Shannen Doherty: My mom had trepidations and she didn’t really sign up for any of this, and neither did Kurt, by the way. Kurt has a career, he’s a photographer. It’s not like this is how he makes a living. I think for both of them it was a little awkward. Kurt said it best: that this thing is happening and if we’re in your life then it would be odd if we weren’t there, so we might as well all make the best of it. My mom is much like me in her directness and her honesty, along with her passion and loyalty and love. My mom could be nothing but herself. She could be nothing but one hundred percent honest. She doesn’t know how to be anything else. I hope she enjoys the show and I hope she likes how she comes across. I love how she comes across because she’s authentic and she’s my mom, and she’s the woman I respect the most in this world.
PR.com: Let’s talk about your husband, Kurt Iswarienko. Being that he is a photographer, can I assume you guys met at a photo shoot?
Shannen Doherty: We met at a photo shoot. I requested him to shoot me for a magazine cover…
PR.com: Because you liked his work, you thought he was cute or both?
Shannen Doherty: I’d never seen a picture of him. It was definitely because of his work. I have a healthy respect for photographers and I have a definite eye for what I like. Somebody had shown me a picture he had taken of their client and I thought it was stunning. We worked together that one time, but it took two months for us to see each other again and to actually start a relationship.
PR.com: Who pursued who?
Shannen Doherty: I don’t think there was a pursuing. When we met back up two months later, we just fell into each other. When we first met, it was two souls recognizing each other and going, “Ok, here we are.” But it wasn’t a good time for either one of us. Then all of a sudden, two months later, we worked together and it was like, “Ok, it’s time.” It was an instant thing and we were together from that point on.
PR.com: Do you believe in the idea of soul mates?
Shannen Doherty: I do believe in soul mates, absolutely. I thank God that I have a husband who believes the same thing. On our show, [our wedding planner] David Tutera says, “How long have you known her,” and Kurt said, “I’ve known her since she was eight and I was six.” Obviously, it wasn’t literal. One of the first things he said to me when we met back up was, “Your hand feels like it’s been in mine my entire life, but yet missing because it wasn’t actually there. If I’m away from you there’s a part of me that’s missing.” We’ve both been married before, we’ve both been in other relationships, but there was something that was lacking with other people.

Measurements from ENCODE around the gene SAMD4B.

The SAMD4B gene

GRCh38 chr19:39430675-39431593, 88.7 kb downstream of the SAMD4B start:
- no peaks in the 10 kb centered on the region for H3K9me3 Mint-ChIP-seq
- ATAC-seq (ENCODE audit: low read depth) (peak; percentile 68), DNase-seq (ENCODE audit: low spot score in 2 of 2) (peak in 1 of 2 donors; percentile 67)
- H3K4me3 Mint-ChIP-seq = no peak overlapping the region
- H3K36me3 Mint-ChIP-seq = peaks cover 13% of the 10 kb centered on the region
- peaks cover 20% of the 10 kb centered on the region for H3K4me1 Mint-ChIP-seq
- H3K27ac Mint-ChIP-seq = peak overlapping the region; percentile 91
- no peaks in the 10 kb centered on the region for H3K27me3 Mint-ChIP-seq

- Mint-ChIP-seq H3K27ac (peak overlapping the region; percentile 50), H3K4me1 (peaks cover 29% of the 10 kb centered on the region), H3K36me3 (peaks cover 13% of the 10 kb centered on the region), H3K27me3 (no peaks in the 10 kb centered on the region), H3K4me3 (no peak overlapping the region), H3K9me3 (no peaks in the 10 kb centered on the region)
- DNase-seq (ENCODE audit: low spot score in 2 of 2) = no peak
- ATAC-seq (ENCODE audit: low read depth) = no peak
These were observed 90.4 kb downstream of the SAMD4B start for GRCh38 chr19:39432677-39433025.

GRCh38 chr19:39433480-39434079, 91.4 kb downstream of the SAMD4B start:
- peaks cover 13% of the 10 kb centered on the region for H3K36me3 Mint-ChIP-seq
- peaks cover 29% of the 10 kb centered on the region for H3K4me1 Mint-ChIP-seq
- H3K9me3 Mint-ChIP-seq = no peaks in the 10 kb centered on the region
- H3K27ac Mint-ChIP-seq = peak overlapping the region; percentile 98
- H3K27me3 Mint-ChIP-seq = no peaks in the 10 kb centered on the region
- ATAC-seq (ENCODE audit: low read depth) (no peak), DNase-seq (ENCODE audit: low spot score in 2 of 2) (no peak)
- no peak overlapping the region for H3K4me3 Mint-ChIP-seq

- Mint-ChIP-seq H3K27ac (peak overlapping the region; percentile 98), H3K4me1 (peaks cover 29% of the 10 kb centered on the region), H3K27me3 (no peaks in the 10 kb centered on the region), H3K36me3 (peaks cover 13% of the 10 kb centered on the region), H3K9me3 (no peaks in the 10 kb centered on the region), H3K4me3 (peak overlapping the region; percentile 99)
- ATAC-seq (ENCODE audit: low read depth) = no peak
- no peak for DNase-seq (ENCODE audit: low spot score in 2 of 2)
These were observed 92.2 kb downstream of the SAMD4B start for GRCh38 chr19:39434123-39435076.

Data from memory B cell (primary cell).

PR.com: Now that you’ve finally found it and you’ve settled down, I know that you’re an animal lover, but what about kids? Do you want to be a mother?
Shannen Doherty: We both want kids. First and foremost for both of us is spending time with each other. We’re newlyweds and we really want to enjoy [this] time. I’m fortunate enough to be with a man who is like a poet. He’ll go surfing super early in the morning when I’m still asleep and I wake up to this beautiful note that he’s left behind to let me know how much he loves me and how much he’s going to miss me for the three hours he’s gone. I don’t know if I want to share that yet. And he doesn’t want to share me quite yet. We both want children, but more importantly, we want each other and we want to be with each other. Whatever else happens is fate and a blessing, but right now I think we’re both so happy being married and together, and that’s our focus.
PR.com: You don’t feel pressured? You don’t feel the clock ticking at all?
Shannen Doherty: If it’s meant to be it’s meant to be. If I’m meant to be a mom the traditional route then I’ll be a mom the traditional route. If not, then there are plenty of children in this world and in this country that need a loving home and stable parents. I have no issues with adoption. It will happen however it’s meant to happen for us.
“Shannen Says” premieres Tuesday, April 10th at 10/9c on WE.
Follow Shannen Doherty on Twitter @DohertyShannen.